Retrieving the Meta Values
The last thing to go over for this tutorial is how to retrieve the meta values for the post. There are a few different functions that will allow us get the meta values.
Let’s first look at the
get_post_meta( … ) function. The
get_post_meta( $post_id, $key, $single ) function takes in 3 parameters.
$post_idparameter is the ID of the post you want to get the meta value from. This works the exact same way as regular posts in the loop.
$keyparameter is the named key of the meta value you want to retrieve. For example, if we wanted to get the price of our product, then the key would be ‘price’ since that’s what we named it in our
show_dobsondev_products_meta_box( $post )and
dobsondev_product_listings_save_meta_box( $post_id )functions.
$singleis a boolean that if set to true then the function will return a single result, as a string. If false, or not set, then the function returns an array of the custom fields. The default value for
$singleis false, and I usually use it like that.
Below is an example shortcode that I’ve added to my plugin for displaying all the products on a page. Hopefully going over this will give you an idea of how to use the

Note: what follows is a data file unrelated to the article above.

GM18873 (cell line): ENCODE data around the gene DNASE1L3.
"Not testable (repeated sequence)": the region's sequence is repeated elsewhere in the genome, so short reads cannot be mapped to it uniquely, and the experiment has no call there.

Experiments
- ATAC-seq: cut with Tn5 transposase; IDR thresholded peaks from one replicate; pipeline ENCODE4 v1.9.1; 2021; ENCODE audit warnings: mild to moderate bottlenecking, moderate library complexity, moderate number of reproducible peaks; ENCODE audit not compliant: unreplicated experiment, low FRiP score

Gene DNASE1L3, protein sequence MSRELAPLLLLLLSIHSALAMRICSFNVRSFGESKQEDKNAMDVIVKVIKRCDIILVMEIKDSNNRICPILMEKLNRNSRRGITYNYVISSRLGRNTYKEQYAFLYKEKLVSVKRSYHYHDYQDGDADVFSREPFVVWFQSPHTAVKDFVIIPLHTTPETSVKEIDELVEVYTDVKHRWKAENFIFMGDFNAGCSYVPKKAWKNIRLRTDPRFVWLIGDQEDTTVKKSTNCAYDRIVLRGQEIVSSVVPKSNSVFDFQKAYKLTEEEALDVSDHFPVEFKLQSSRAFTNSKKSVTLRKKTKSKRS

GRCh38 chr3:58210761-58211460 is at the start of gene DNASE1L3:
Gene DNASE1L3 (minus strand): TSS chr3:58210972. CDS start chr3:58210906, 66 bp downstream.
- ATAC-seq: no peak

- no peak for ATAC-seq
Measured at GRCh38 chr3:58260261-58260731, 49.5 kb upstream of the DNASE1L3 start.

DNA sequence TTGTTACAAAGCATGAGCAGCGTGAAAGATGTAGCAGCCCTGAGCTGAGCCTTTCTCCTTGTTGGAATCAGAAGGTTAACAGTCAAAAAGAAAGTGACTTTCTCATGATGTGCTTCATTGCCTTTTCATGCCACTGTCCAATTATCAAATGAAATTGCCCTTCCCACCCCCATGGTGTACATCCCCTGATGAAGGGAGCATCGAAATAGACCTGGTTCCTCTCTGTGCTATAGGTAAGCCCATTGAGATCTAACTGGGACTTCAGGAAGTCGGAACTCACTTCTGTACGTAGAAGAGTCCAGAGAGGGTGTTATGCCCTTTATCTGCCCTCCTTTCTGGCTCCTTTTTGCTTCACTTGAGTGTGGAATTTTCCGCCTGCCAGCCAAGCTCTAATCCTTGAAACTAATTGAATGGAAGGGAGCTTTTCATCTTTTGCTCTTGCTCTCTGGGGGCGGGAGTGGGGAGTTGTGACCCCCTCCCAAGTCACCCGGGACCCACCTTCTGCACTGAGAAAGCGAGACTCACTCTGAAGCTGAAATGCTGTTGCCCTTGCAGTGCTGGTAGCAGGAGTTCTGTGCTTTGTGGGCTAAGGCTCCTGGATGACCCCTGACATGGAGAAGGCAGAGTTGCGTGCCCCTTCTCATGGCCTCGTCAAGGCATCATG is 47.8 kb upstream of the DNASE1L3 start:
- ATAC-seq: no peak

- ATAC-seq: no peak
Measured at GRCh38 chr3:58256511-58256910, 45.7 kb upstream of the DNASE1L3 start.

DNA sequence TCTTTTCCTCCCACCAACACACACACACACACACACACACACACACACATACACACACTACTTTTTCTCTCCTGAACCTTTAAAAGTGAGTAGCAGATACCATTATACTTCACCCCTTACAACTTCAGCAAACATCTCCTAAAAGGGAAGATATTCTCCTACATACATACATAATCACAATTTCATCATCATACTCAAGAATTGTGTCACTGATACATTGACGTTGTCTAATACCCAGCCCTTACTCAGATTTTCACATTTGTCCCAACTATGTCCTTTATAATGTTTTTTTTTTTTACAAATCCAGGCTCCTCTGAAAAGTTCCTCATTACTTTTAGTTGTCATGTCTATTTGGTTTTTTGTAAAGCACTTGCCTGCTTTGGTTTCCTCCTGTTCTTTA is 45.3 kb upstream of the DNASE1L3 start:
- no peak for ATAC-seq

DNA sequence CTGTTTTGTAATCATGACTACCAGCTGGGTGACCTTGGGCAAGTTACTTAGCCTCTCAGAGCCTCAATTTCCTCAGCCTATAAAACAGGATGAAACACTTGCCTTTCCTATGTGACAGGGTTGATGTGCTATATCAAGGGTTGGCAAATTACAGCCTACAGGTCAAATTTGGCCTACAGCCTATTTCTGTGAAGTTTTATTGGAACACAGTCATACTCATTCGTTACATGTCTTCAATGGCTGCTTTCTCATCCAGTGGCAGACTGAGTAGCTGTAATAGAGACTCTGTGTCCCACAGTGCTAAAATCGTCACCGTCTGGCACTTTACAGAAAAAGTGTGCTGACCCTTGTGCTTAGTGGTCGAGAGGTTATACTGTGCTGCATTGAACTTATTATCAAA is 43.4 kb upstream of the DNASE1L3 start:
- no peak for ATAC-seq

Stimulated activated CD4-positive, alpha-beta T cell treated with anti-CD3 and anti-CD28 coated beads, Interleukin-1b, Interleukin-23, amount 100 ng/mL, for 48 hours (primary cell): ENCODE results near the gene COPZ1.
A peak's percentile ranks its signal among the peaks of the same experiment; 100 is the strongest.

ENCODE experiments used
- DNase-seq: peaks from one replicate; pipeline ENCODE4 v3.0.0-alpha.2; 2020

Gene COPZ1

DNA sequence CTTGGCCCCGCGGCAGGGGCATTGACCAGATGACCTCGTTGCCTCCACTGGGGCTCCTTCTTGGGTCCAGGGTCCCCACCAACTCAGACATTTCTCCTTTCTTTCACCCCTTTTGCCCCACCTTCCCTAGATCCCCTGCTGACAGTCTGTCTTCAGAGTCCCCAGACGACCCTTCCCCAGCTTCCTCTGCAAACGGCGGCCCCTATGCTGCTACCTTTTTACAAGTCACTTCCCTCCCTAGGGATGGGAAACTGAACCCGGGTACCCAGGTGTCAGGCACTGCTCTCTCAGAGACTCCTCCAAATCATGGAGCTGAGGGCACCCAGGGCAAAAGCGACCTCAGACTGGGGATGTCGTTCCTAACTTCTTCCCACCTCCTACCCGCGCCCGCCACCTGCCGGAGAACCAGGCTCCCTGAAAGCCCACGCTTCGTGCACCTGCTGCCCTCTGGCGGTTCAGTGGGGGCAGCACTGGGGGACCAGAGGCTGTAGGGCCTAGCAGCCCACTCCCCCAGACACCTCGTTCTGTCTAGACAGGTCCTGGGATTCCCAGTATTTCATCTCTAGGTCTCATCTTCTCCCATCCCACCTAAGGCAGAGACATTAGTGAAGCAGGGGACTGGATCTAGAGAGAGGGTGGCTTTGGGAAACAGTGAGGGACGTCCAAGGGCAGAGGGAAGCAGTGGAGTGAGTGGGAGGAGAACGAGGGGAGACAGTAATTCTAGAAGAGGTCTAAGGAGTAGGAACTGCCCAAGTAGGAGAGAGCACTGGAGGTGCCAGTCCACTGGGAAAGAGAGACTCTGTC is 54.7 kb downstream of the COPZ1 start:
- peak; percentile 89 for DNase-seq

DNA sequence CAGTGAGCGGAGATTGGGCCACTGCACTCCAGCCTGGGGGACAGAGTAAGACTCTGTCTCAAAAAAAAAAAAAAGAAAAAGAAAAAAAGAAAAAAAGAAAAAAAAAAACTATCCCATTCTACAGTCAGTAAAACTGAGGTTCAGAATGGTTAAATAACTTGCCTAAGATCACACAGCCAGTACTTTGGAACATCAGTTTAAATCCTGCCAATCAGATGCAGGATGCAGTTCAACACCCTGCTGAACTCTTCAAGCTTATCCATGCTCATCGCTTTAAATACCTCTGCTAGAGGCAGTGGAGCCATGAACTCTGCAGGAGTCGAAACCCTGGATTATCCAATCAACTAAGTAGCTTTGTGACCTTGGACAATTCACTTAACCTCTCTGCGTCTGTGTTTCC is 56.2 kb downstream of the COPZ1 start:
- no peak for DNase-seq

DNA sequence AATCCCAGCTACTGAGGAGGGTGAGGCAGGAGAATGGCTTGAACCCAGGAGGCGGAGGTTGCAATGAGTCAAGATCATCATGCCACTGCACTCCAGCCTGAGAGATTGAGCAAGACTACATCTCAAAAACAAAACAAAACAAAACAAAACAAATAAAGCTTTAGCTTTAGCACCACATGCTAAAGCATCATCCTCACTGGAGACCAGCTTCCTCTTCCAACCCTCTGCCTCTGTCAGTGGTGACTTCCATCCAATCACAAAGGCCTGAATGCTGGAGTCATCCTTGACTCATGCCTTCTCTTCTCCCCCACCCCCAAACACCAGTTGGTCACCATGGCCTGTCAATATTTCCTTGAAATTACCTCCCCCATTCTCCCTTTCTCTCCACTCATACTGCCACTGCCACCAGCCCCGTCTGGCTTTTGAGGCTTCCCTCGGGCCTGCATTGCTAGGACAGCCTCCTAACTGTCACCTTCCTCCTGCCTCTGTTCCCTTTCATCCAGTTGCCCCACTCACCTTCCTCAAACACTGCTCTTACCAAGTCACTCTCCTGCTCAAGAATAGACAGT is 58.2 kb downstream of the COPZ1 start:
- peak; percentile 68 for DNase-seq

get_post_meta( … ) shortcode. If you don’t have a lot of experience with making shortcodes and want to learn more then you can check out my Create Your Own WordPress Shortcodes tutorial which should help you understand them.
The second method you can use to get your posts meta data is the
get_post_custom( $post_id ) function. As you can see it only has one parameter, the post’s ID. This function will return a multidimensional array with all custom fields of the post. I personally prefer to use the
get_post_meta( … ) just because it makes the code more readable when you go back to it. You can clearly see what you are calling and how it works.
Below you’ll find the example given in the WordPress codex for the
get_post_custom( $post_id ) function. It traverses through the meta data and just echos it out.
Hopefully this tutorial along with Part I have given you a good understanding of how to create your own post type, add a meta box and values to it, and finally retrieve those meta values. This is definitely one of the more powerful features of WordPress if you expand upon it more, as is evident by the sheer amount of plugins that use custom post types to get extra functionality.
In a future tutorial I want to go over how to create templates for your custom post types since I simply didn’t have enough time in this tutorial. Once I figure it out I assure you I will make a tutorial on it.
I’m not sure how many blog posts will come out in the next couple of weeks with Christmas coming up. I’m traveling to have Christmas with family so depending on how much time I have while visiting I may or may not get anything new done until the New Year.
As always thank you for reading and please share it around as much as you can! Please feel free to put any suggestions or ideas for future tutorials in the comments section below.